The Morelli Bros. (Chapter II, Part III)

Toad’s legs were like tiny pistons, working tirelessly as they carried him further into the fort’s interior.  Though it was small on the outside, the halls beneath it were many, and it would be several minutes before he reached his destination.

Toad was very different from the majority of his people.  Unlike most, who were happy to integrate into society per norm, he was born with an adventurous spirit. As a child, while his siblings and peers were performing light duties to help their parents, he was exploring dark caverns, or climbing magic vines, just to see where they’d lead him.

When he wasn’t questing, he spent his time running.  Toad was the fastest creature this side of the kingdom, aside from the wild yoshi, but those were so rare that it was hard to find contest in the claim.  He found comfort in the movements that his body made.  The light swing of his arms, the flex and relaxing of the muscles in his legs, the steady intake and release of the air needed to continue, all had become second nature to him.

So in the comfort of running he retreated as the stone walls blurred past him, and he soon took little notice of his surroundings.  He had traversed this path enough times to know the route by heart.  As he ran, he had to occasionally duck under the arms of various slave workers, who were busy with the construction of the interior. He dodged when another of his folk, a youngling by measure, stumbled into a pile of unwound Bob-ombs, the latter whose lifeless eyes seemed to accuse any who looked upon them.

A shiver ran down his spine, sending a chill throughout his body as he expected one of the dangerous orbs to suddenly come to life.  Before he could find out, he was running down another corridor and the scene was long behind him.

He was only stopped once when, ahead of him, a Magikoopa was using its magic to command a small group of Drybones to work.  Four of the undead koopa were tethered to a mighty Thwomp trap, a living block covered in spikes and whose sole purpose was to kill any that cross its path, and were dragging it toward a rope and pulley.  There, it would be taken to the top of the corridor and placed in its hidden alcove, where it would await its victims.

He knew that it wouldn’t be long before even he was unable to pass through here, and his little heart grieved for the prisoner below.  He had yet to see the dreaded King of the Koopas, but if the fear in the eyes of all those around him meant anything, he knew that there was little hope for the girl he was going to prepare for it.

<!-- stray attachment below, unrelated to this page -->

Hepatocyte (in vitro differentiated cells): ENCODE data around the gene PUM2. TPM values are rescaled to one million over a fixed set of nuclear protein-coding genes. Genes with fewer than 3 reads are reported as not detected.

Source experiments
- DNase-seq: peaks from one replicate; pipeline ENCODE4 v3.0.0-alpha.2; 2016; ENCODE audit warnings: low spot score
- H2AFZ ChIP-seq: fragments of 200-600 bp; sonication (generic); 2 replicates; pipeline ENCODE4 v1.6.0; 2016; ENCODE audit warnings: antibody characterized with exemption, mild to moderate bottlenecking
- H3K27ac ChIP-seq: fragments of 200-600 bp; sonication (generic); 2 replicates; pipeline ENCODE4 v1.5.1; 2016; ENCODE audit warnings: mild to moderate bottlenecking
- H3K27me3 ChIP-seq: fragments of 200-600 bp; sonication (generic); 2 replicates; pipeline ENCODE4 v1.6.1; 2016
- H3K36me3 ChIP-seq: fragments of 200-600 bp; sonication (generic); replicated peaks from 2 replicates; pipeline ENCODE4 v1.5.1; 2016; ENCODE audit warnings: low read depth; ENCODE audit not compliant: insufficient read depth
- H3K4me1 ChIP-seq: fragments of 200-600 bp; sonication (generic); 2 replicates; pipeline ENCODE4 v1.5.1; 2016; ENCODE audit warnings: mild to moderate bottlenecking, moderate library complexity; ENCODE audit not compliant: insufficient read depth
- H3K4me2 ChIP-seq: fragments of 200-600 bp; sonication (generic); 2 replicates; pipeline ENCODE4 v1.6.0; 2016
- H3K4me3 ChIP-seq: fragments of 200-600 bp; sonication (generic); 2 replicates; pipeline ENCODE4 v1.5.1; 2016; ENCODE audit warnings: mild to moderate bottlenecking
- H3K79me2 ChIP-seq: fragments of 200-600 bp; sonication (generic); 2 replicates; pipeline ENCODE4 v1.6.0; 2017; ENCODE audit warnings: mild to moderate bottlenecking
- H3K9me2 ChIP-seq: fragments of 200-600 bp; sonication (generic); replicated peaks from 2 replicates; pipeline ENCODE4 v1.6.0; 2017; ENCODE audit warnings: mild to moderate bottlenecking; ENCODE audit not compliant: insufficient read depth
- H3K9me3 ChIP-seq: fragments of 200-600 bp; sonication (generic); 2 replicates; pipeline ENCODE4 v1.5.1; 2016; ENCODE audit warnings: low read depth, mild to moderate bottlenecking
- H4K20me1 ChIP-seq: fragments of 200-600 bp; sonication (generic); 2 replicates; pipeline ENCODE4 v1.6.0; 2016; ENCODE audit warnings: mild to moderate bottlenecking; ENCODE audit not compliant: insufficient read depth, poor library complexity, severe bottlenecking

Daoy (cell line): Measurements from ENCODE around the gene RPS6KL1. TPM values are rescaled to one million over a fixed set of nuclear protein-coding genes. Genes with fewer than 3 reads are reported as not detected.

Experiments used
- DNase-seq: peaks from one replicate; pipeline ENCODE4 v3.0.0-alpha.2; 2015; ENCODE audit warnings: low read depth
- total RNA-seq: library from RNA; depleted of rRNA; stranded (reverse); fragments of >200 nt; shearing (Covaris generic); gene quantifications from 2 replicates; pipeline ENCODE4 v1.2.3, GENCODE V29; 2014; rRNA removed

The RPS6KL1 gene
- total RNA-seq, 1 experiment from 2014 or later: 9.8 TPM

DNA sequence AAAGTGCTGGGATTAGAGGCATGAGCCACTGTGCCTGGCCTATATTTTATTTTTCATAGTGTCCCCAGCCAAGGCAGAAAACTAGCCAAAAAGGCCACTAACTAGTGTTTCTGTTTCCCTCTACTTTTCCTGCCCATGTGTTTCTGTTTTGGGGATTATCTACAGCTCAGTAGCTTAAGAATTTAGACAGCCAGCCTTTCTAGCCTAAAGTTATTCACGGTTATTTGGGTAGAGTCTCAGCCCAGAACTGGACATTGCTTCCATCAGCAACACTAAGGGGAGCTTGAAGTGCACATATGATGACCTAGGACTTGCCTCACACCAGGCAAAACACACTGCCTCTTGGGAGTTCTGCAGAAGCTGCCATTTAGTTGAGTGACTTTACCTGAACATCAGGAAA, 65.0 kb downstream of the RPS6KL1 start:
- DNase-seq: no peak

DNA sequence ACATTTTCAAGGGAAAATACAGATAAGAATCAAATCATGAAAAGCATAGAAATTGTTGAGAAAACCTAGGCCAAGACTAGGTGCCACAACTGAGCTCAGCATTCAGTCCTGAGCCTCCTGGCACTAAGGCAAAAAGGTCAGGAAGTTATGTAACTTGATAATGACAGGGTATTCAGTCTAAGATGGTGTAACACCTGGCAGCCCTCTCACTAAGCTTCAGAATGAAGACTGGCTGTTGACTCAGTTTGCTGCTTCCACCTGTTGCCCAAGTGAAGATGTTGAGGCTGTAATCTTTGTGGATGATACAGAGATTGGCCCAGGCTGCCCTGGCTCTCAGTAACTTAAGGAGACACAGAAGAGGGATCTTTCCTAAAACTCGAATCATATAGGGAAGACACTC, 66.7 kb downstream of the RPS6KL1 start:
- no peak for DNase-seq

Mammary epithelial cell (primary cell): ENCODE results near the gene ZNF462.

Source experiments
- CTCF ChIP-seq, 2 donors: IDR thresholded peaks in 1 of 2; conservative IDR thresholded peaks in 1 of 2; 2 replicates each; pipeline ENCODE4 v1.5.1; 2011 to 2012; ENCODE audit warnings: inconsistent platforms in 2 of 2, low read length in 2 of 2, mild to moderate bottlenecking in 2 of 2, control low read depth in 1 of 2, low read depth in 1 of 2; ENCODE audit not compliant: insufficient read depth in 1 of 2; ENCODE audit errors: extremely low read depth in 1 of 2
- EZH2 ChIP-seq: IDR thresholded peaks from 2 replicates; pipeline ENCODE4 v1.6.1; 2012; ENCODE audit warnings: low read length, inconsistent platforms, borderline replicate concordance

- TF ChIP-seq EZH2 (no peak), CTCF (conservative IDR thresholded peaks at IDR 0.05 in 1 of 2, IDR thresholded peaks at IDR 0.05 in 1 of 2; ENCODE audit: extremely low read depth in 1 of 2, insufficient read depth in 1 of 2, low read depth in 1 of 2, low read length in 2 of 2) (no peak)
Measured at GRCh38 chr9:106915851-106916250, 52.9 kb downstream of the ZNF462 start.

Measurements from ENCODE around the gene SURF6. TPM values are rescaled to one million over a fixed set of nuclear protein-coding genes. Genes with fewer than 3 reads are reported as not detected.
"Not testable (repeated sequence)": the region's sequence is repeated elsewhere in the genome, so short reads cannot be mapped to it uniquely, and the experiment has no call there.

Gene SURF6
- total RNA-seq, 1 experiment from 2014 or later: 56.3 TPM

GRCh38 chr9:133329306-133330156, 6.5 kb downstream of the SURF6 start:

He was close.

There was only one more obstacle before he reached his destination, a retractable bridge that had to be activated near the door to her cell.  He stood at the edge of the chasm, the bottom of which was being filled with molten steel, and motioned to the guard on the other side.

The creature looked very much like the koopas who marched on two legs, only this one’s shell was covered with thick spikes.  In the right light, he thought, it could easily pass for true leader of this army, King Bowser.  It bore a strong resemblance the cruel tyrant, or at least to its descriptions, such as the purpose for which it was created.

It was the guardian of the depths, the keeper of the key, and the last test any intruder would have to pass to gain access to the door it was protecting.  Unlike any other creature, these were created using the blood of the King himself.  The intention had been to protect his bloodline, but the outcome had not been as planned.

These creatures may bear the resemblance of Bowser, but they were nothing like the evil king.  Most lacked the intelligence to speak and acted solely on instinct, attacking any and all creatures they deemed inferior.  While some could only muster enough of their wits to jump on their enemies, others had just enough sense to attack with weapons, or with their legendary fire breath.

Once it had locked into place, Toad slowly crossed the bridge with his eyes pointed to his feet.  To look up was to provoke the guardian, and no magic would protect him from the wrath that would incur.

“Please let me pass, please let me pass,” he chanted with each carefully placed step.  Even though he wore a magic pendant around his neck which allowed him just that, his nerves wouldn’t allow him to pass quietly.

The Bowserling leaned down as he approached, sniffling deeply of his scent and drooling with anticipation.  One misstep and he would be lunch.

 

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The Morelli Bros. (Chapter I, Part V)

Time has a funny way of distorting for those who find themselves trapped in a disaster, suffering from a loss, or experiencing unbearable pain.  Seconds stretch into minutes, minutes into hours, hours into days, and days into eternities untold.  Survivors later recount every detail as if waking from a frozen world where they’d had time to record every minute bit of information available.

So it was for young Mario Morelli, the oldest of two brothers who, before this moment, had been nothing more than a couple of plumbers carrying on their family business.  At the moment the brick crumbled from the corner of the building, he heard, more than felt, something bursting up from the concrete below him.  He held onto a majority of the brick, still clutching to it for dear life, while the rest rained down on his face and flew around him into the darkness which had swallowed two before him.